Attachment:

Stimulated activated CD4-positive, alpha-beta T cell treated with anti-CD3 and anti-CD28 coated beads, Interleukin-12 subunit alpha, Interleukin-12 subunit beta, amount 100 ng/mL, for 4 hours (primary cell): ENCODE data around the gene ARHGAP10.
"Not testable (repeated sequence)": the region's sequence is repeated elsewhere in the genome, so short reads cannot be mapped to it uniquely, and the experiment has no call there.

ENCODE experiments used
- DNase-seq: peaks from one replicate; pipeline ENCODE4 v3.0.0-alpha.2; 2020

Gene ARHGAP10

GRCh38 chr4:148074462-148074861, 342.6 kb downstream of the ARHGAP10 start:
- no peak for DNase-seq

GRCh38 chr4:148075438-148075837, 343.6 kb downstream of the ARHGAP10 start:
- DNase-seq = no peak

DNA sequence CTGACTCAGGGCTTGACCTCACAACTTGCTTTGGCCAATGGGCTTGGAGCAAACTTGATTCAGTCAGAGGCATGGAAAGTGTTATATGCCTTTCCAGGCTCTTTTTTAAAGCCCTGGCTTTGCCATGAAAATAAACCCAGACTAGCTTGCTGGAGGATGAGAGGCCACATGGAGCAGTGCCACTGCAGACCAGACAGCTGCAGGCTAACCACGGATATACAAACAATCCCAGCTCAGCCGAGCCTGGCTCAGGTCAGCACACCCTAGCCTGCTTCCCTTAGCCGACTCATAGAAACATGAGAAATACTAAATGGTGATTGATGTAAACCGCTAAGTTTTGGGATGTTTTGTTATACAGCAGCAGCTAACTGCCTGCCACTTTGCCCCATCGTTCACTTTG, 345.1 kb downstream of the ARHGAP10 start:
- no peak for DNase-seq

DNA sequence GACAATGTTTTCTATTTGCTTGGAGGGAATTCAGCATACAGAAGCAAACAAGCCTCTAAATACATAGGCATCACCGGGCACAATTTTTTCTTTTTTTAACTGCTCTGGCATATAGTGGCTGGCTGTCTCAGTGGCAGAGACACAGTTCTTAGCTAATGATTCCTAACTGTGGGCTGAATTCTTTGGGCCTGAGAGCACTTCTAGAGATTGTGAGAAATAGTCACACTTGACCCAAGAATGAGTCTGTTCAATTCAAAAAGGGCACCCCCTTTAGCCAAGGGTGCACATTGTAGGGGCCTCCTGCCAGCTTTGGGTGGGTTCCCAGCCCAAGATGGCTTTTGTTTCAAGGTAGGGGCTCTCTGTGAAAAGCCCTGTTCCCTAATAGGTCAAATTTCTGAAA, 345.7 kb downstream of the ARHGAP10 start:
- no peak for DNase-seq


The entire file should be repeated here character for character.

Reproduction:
Stimulated activated CD4-positive, alpha-beta T cell treated with anti-CD3 and anti-CD28 coated beads, Interleukin-12 subunit alpha, Interleukin-12 subunit beta, amount 100 ng/mL, for 4 hours (primary cell): ENCODE data around the gene ARHGAP10.
"Not testable (repeated sequence)": the region's sequence is repeated elsewhere in the genome, so short reads cannot be mapped to it uniquely, and the experiment has no call there.

ENCODE experiments used
- DNase-seq: peaks from one replicate; pipeline ENCODE4 v3.0.0-alpha.2; 2020

Gene ARHGAP10

GRCh38 chr4:148074462-148074861, 342.6 kb downstream of the ARHGAP10 start:
- no peak for DNase-seq

GRCh38 chr4:148075438-148075837, 343.6 kb downstream of the ARHGAP10 start:
- DNase-seq = no peak

DNA sequence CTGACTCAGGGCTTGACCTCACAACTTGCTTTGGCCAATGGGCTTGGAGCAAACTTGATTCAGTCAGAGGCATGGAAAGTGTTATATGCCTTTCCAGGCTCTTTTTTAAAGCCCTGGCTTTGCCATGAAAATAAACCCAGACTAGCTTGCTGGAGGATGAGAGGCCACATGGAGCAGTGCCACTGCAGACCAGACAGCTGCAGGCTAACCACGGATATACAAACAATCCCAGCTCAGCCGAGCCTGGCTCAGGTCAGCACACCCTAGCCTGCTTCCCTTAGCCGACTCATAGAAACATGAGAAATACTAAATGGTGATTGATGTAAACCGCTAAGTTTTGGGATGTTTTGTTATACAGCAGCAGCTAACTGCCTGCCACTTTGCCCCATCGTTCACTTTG, 345.1 kb downstream of the ARHGAP10 start:
- no peak for DNase-seq

DNA sequence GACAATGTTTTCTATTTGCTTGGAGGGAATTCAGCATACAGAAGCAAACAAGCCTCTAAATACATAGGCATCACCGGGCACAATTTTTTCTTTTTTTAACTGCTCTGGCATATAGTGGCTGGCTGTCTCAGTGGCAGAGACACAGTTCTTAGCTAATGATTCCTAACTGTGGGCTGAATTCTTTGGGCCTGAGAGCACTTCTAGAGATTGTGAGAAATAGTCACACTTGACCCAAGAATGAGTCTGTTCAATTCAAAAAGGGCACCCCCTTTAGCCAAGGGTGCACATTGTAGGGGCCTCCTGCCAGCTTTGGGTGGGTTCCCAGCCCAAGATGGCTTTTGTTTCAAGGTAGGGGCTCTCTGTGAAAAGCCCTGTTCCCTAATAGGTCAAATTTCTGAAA, 345.7 kb downstream of the ARHGAP10 start:
- no peak for DNase-seq